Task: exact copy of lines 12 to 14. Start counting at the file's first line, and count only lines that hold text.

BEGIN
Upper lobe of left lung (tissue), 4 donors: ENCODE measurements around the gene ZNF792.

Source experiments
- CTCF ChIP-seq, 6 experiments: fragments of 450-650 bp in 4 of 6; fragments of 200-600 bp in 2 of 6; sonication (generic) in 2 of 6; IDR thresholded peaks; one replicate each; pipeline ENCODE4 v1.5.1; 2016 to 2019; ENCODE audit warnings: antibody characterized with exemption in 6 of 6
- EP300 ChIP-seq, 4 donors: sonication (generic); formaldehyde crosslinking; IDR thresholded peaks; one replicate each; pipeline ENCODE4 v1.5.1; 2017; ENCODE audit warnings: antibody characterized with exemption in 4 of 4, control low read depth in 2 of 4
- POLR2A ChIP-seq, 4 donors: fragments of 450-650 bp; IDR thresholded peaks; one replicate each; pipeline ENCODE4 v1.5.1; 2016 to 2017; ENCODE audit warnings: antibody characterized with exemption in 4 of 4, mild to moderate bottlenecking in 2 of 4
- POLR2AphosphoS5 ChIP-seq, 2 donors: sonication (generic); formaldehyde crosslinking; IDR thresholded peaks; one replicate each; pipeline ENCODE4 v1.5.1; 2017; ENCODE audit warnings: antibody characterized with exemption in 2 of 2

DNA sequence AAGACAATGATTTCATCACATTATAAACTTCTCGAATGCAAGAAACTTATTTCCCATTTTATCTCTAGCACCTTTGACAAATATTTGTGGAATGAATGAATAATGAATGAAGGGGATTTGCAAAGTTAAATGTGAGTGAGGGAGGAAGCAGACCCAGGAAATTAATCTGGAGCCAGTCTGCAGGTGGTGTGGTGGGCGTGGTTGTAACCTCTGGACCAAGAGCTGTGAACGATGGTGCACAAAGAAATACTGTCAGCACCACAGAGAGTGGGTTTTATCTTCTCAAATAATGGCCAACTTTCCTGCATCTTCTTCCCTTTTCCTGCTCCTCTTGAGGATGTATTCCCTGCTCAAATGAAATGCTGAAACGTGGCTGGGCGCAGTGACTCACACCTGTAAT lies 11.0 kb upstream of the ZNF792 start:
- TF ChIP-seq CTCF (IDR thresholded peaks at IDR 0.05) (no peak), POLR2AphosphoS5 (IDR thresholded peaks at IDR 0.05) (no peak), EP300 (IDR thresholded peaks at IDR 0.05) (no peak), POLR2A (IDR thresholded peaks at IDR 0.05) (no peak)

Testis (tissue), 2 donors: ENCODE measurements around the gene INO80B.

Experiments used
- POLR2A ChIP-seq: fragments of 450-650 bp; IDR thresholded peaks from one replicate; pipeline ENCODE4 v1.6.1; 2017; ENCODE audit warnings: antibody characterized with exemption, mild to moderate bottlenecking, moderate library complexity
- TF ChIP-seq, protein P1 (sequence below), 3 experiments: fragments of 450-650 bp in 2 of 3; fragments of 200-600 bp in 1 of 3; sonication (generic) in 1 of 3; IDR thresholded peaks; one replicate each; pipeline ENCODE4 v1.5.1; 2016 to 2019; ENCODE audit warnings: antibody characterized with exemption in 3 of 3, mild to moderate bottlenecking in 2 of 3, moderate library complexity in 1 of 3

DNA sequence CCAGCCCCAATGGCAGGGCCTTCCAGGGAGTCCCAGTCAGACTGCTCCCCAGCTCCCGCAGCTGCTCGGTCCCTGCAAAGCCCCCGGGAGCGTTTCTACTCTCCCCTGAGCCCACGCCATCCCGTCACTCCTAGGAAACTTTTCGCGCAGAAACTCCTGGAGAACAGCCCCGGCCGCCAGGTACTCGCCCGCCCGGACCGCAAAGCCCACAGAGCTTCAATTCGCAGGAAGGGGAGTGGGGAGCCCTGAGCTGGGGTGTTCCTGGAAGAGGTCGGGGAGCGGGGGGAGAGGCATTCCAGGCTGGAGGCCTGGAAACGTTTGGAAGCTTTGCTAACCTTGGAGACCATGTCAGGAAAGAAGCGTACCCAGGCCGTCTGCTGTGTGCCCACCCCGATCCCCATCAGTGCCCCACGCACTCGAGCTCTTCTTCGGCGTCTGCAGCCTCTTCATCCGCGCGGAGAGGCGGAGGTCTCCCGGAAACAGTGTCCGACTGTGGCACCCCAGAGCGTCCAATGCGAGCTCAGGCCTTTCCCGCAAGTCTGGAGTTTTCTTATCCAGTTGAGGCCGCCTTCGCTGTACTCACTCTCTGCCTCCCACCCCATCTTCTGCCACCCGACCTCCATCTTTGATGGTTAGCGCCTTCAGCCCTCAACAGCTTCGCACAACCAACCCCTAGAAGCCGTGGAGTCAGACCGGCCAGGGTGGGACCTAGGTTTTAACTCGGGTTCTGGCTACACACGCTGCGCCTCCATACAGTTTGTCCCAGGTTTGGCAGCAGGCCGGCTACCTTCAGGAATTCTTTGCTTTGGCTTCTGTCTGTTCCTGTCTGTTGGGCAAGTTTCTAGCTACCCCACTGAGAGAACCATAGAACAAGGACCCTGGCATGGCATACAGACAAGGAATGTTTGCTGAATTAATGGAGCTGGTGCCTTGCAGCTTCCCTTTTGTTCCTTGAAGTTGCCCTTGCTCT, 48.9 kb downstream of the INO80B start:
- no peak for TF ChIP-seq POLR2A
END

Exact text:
- TF ChIP-seq, protein P1 (sequence below), 3 experiments: fragments of 450-650 bp in 2 of 3; fragments of 200-600 bp in 1 of 3; sonication (generic) in 1 of 3; IDR thresholded peaks; one replicate each; pipeline ENCODE4 v1.5.1; 2016 to 2019; ENCODE audit warnings: antibody characterized with exemption in 3 of 3, mild to moderate bottlenecking in 2 of 3, moderate library complexity in 1 of 3

DNA sequence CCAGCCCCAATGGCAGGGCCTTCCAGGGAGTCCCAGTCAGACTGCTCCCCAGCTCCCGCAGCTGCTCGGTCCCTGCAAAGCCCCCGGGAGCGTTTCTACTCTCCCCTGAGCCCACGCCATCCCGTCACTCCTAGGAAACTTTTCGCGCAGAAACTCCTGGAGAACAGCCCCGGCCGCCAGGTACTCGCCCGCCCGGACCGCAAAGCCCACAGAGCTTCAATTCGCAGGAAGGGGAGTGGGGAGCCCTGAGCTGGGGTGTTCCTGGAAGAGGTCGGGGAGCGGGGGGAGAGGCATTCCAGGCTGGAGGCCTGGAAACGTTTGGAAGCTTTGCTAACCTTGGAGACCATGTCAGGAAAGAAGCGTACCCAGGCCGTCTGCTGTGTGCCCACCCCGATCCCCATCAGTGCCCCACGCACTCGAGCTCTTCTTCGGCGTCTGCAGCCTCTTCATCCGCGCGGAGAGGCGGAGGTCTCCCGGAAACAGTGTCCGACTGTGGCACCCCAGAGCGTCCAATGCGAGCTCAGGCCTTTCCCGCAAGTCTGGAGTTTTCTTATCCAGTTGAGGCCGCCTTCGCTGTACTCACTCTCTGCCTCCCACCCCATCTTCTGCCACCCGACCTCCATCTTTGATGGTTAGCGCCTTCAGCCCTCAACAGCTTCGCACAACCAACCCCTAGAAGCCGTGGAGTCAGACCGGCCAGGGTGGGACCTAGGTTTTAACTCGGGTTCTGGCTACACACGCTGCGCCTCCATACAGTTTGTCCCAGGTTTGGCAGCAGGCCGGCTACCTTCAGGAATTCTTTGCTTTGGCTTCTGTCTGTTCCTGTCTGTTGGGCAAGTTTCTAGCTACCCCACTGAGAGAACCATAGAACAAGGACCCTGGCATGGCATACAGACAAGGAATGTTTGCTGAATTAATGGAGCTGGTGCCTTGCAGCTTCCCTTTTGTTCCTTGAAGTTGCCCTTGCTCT, 48.9 kb downstream of the INO80B start:
- no peak for TF ChIP-seq POLR2A